The best of Whanganui was on display last weekend. It was the root hairs of the grassroots; the calcium chloride of the salt of the earth; the best of times – the worst of times. Actually, it was just the best of times. But most importantly, it was real people doing real things.
Whanganui Permaculture Weekend is the premier sustainability event in our region. The third edition held last weekend provided fabulous learning experiences for over 300 people at no cost aside from a gold coin donation to cover venue hire for the shared meal and amazing film: Inhabit: A Permaculture Perspective. The film was standing room only and many other events attracted 40-plus participants, some of whom traveled from Wellington, Taranaki, Raetehi, the Manawatu and Rangitikei.
The minimum estimated value of the weekend programme is $30,000. It is an event of the community and for the community: a real event for real people. We gave it to everyone for free.
As a keen observer of this city by the awa for the past five years, I reckon our community has less of a need for conferences that charge $1,000 per person and claim to be about sustainability (as we saw late last year), and more of a need for events that provide practical, affordable experiences and solutions.
Expensive talkfests have their place (somewhere), but they don’t and won’t meet our particular community’s needs. Real people taking real action is what meets our real needs. A good Maori friend once told me, “It’s too much hui and not enough do-ee.”
I’ve been in the sustainability game for nearly three decades and have never found a more genuine approach than permaculture. It’s great to see permaculture gaining traction in and around the River City, in addition to other grass roots initiatives. For example, I know of three start-up garden projects that are in the works or just underway. Good luck, friends.
Almost everything I know about community gardens and permaculture can be summed up in one word: kaitiakitanga. It is the weightiest term I have run across in any language worldwide.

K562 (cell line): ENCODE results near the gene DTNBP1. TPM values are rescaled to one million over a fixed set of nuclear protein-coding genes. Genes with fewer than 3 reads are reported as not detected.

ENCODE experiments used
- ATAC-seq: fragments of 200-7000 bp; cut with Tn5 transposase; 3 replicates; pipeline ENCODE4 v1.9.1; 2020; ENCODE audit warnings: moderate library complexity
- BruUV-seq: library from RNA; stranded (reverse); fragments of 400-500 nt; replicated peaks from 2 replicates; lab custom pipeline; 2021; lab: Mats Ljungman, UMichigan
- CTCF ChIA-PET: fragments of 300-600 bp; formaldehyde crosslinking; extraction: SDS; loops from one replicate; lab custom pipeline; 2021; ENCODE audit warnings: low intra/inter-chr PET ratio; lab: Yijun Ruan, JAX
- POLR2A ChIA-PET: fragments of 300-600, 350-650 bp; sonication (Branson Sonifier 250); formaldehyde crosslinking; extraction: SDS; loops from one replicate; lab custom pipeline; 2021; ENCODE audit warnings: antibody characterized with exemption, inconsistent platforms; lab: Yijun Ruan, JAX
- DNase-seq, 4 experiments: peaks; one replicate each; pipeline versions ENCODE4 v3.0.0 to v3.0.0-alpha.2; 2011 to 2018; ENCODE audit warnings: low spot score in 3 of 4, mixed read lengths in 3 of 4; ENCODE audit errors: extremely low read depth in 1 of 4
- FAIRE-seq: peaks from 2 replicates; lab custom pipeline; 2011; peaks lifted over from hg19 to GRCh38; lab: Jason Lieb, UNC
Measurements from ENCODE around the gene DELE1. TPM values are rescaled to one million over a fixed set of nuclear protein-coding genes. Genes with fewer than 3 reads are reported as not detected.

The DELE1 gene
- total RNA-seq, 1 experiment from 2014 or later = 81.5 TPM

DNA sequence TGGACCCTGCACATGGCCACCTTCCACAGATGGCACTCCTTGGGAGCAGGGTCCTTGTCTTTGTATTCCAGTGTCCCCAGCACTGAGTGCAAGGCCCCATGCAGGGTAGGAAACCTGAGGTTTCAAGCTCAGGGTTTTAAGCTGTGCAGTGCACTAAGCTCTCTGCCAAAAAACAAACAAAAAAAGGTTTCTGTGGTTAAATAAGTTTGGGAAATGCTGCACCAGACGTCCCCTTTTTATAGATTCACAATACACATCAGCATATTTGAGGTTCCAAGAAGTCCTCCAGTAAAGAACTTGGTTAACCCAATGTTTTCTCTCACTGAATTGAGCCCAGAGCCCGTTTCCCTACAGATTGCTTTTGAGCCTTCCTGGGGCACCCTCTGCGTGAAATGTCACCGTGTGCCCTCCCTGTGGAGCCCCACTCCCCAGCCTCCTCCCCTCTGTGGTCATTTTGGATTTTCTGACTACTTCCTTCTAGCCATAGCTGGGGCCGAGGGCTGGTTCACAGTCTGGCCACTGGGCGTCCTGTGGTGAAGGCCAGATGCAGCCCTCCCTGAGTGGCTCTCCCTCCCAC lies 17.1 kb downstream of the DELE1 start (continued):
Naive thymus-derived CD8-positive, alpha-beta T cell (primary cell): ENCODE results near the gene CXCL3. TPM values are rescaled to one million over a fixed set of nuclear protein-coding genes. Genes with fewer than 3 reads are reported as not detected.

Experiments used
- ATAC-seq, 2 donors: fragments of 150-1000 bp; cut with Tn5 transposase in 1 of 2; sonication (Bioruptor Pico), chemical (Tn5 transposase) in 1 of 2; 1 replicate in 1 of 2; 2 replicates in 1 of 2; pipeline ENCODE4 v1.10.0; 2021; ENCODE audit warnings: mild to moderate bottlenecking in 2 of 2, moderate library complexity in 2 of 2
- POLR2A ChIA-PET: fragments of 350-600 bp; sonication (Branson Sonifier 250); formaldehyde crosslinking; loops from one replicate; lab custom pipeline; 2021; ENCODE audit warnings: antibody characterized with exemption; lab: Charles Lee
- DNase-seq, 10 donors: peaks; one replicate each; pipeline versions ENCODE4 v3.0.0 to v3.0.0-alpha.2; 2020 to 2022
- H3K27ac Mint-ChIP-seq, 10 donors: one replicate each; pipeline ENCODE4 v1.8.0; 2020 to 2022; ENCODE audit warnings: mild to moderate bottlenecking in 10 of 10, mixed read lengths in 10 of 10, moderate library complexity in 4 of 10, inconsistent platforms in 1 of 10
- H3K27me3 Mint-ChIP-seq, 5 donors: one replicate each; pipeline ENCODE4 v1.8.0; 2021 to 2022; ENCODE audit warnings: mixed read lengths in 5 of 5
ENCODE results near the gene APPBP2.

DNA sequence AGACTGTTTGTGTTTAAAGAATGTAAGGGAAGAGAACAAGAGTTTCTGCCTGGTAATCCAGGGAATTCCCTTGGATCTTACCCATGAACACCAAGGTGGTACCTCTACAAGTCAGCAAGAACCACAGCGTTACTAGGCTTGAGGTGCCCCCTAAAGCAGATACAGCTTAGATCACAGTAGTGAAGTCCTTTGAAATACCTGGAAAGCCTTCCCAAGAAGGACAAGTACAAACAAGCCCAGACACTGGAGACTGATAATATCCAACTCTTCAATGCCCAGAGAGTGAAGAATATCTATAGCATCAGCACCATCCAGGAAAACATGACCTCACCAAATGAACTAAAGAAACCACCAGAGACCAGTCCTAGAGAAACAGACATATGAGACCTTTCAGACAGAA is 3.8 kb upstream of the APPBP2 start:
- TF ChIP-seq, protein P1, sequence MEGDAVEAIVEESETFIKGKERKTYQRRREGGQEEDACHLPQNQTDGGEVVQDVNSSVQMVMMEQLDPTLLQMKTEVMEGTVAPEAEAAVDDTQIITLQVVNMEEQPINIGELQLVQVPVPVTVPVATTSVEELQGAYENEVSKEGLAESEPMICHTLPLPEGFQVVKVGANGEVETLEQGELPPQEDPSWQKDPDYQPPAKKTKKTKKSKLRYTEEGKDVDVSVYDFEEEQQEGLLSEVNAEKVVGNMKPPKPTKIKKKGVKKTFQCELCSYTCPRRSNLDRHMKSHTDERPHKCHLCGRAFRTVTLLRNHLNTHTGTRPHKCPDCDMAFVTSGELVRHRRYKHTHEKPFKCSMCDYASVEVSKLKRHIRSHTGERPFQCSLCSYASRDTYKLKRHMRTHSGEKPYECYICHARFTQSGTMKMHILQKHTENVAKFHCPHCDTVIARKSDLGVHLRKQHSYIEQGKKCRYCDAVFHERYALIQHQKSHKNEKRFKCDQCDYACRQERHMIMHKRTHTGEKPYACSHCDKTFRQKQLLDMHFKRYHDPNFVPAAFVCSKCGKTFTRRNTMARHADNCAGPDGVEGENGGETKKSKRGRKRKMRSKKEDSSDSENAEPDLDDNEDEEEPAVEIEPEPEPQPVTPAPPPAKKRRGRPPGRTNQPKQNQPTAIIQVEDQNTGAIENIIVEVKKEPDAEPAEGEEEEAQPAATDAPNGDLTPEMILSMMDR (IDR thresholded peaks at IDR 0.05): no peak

According to Te Ara, the Encyclopedia of New Zealand, “Kaitiakitanga means guardianship, protection, preservation or sheltering. It is a way of managing the environment, based on the traditional Māori world view” (www.teara.govt.nz).
From my limited perspective, this concept can equally be applied to the TPPA protesters in Whanganui and notably Dr. Chris Cresswell and his recent zen-like car surfing exercise. Chur, bro!
I also think that the success or failure of any garden project relies on having one or more kaitiaki – guardian. In other words, it takes a garden guardian. Sadly, previous community garden projects have failed on this point.
Another weighty word I hold in great regard is ganas – Spanish for desire or inclination. This term played a key role in the 1988 film about a high school maths teacher in a low decile school in East Los Angeles. It is a must see for any teacher or spouse of a teacher.
Ganas and guardianship are the key to success for any gardener, and so it was with great pleasure that I recently visited Sarah O’Neil’s blog: “Sarah the Gardener: Real Gardening in my Real Garden.” Good stuff, Sarah!
Sarah will be sharing her passion for gardening and writing at an event tomorrow as part of the Whanganui Literary Festival. From the brochure:
“Sarah lives on a lifestyle block in the Waikato with her family… Her book, The Good Life: Four Seasons in MY Country Garden, is a funny and inspiring look at the ups and downs of a year in the garden. Join Sarah for High Tea (BYO Gumboots).”
Sounds great, but one question: Do I really have to put on my gumboots again? I’ve been living in the bloomin’ things for months!
Sidebar: Missed the weekend but want to learn about permaculture? We’re offering books and calendars to Whanganui locals for well below retail prices. Contact us for details.